Rescuing Christianity from the Church

Column by Rev. Dr. Jeffrey Frantz on 27 June 2024 0 Comments

Whenever churches focus too much time and energy on church membership, attendance, budget, and endowment, over time, they lose their way.  Churches would be better off focusing on the realization of the church's mission statement, which has to do with their sense of identity and purpose as communities of faith.

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I know you'd probably never see my emails, so I'll just keep venting here because my world has turned on its head and is spinning. 

In your books, you speak of love, justice, and religious tolerance. But then, I have to ask, if there is no Eternal conscious torment (ECT) waiting for those who don't believe in Jesus, then why did Jesus have to die?

What was the point of Jesus death? Because for we Christians, we believe that His death and resurrection is what saves us because he died in our place and so all those that believe in Him and his sacrifice will be saved on the last day and all those who don't believe in this, for whatever reason would not be saved. 

If our salvation is more about an inner work that God does in our hearts that shows up every day as being loving and compassionate and upholding justice then why did Jesus have to die? Please, I need an answer from a Christian.


Dear Friend,

Thank you for writing. First, I want to say that I can empathize with the great emotional pain that you are in, and what I think you need most right now is a friend or counselor with whom you can share your pain in depth. Sadly, your friends at church probably won’t help you, as they will respond by trying to convince you of “the correct answer” rather than empathizing and supporting you in your pain. So you might need to reach out to someone from outside your church, or to a professional counselor who can give you that personal support. That is what you need most, I think.

But in support of that, I will try to offer a brief but substantive answer to your question by asking a question: when we think of God and humanity, who has the primary problem? In other words, was Jesus trying to solve a problem in God — because God is conflicted between love and vengeance, and can only love someone if God finds a place to vent infinite vengeance? That is what you were taught. So was I. I think this is a popular belief, a deep-seated belief, but ultimately, a mistaken and dangerous belief. (By the way, this belief is called Penal Substitutionary Atonement theory — or PSA, and it was never taught or believed in the church until the time of Anselm in the 11th Century.)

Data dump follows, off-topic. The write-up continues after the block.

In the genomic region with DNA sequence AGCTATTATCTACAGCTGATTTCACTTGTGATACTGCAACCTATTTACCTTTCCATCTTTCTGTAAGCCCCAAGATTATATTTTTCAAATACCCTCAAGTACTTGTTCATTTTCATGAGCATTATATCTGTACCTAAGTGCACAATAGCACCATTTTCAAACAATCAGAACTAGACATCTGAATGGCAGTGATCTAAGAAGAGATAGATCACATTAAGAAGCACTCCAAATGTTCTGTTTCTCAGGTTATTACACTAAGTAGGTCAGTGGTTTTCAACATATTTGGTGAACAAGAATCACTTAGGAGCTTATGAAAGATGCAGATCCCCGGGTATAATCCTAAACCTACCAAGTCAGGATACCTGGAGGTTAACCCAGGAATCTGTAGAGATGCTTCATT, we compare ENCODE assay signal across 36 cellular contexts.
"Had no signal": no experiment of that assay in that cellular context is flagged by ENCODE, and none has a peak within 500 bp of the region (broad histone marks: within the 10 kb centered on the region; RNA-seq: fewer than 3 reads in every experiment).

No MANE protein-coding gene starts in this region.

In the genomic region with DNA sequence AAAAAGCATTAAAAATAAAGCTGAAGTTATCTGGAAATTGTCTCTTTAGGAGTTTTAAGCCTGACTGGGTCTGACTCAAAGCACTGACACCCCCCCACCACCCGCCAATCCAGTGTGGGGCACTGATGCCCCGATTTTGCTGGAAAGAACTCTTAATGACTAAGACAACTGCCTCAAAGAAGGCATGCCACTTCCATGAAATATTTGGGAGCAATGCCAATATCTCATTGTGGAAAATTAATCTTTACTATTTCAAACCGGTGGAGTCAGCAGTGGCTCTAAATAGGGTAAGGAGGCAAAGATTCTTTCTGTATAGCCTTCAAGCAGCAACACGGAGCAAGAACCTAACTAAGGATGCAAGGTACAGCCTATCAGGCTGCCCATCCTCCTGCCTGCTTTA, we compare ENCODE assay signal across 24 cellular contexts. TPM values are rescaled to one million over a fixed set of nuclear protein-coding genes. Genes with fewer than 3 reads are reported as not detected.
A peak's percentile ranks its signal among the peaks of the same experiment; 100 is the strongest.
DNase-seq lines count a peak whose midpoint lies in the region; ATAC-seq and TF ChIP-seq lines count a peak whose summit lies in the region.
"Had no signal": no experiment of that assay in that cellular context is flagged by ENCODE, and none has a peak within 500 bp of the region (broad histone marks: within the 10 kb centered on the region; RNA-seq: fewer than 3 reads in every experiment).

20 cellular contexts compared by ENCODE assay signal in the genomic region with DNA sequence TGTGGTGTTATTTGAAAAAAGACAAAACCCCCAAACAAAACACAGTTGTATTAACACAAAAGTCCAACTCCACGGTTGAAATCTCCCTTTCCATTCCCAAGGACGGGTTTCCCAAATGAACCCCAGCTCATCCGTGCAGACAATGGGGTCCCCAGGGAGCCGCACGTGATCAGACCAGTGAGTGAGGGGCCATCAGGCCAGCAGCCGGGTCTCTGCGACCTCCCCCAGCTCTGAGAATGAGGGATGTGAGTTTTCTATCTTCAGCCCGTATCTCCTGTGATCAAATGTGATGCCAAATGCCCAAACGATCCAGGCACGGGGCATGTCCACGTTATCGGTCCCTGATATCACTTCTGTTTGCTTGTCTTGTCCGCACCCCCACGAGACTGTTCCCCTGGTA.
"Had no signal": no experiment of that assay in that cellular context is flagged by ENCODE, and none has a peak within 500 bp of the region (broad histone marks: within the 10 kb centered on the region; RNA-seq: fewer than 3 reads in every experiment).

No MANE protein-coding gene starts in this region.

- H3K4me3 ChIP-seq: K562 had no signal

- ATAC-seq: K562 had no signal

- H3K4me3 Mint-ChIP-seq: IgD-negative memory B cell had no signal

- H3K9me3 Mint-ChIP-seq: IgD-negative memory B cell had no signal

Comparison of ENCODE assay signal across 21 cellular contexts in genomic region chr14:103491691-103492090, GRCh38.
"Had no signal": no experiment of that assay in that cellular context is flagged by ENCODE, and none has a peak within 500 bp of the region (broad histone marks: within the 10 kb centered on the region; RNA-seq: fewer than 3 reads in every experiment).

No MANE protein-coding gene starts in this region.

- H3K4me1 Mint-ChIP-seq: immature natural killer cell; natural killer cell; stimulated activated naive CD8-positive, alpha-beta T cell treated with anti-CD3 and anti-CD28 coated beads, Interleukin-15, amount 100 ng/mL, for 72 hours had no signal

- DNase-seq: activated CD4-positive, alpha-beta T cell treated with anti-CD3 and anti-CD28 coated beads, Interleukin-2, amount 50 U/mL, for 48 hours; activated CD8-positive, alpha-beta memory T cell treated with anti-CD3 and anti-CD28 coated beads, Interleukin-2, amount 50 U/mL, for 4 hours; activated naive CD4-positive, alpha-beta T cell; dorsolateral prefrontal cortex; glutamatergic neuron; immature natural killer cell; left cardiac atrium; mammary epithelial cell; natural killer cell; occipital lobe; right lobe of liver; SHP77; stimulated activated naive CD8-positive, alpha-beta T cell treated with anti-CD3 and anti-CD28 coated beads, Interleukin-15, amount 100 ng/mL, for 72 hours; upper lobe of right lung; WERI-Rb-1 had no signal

The other option was that Jesus was trying to address a problem in humanity. And there are two ways he might have been trying to solve it. I am not sure which is right, but I think either is a better alternative to the first response.

One possibility is that by teaching and exemplifying a way of love, Jesus was inviting people to change their way of thinking and seeing and living. But those who made their wealth and gained their power and comfort by greed, competition, consumption, violence, revenge, and domination didn’t like Jesus criticizing their system. They decided that Jesus was a threat to their power and privilege. So they killed him. Why did he die? Because that’s what violent people in violent systems do to anyone who challenges their violence and their position of power. They kill that person as a threat.

But that doesn’t answer the question of why Jesus had to die. That’s where the second possibility comes in. Jesus may have known from the start that in order to help those being oppressed by the violent human systems of greed and violence, he had to challenge those in power publicly. And he knew if he did, they would try to kill him eventually. And so he courageously confronted them, knowing from the start that they would kill him. He did so as part of a necessary strategy to expose those systems. If he could show the world by his death that those dominating systems were violent and vicious … the religious system, the political system, and the economic system … then his life and death would make clear for all the real choices we each have to make in life. Do we follow the way of violence and greed or love and peace?

If either of these possible explanations is right, then it makes the PSA view that you and I were taught even more tragic. Because the PSA view largely ignores the real message of Jesus' life and death and instead twists and distorts it so it serves the very systems of death, violence, and domination that Jesus came to expose and challenge. It does so by creating a God of violence, domination, and death who is incapable of love and forgiveness without inflicting violence. It gives permission to consider themselves godly when they are being vengeful and violent. Dear friend, you have permission to turn away from such an image of a violent god. You have permission to follow the nonviolent Jesus in his nonviolent path.

~ Brian McLaren




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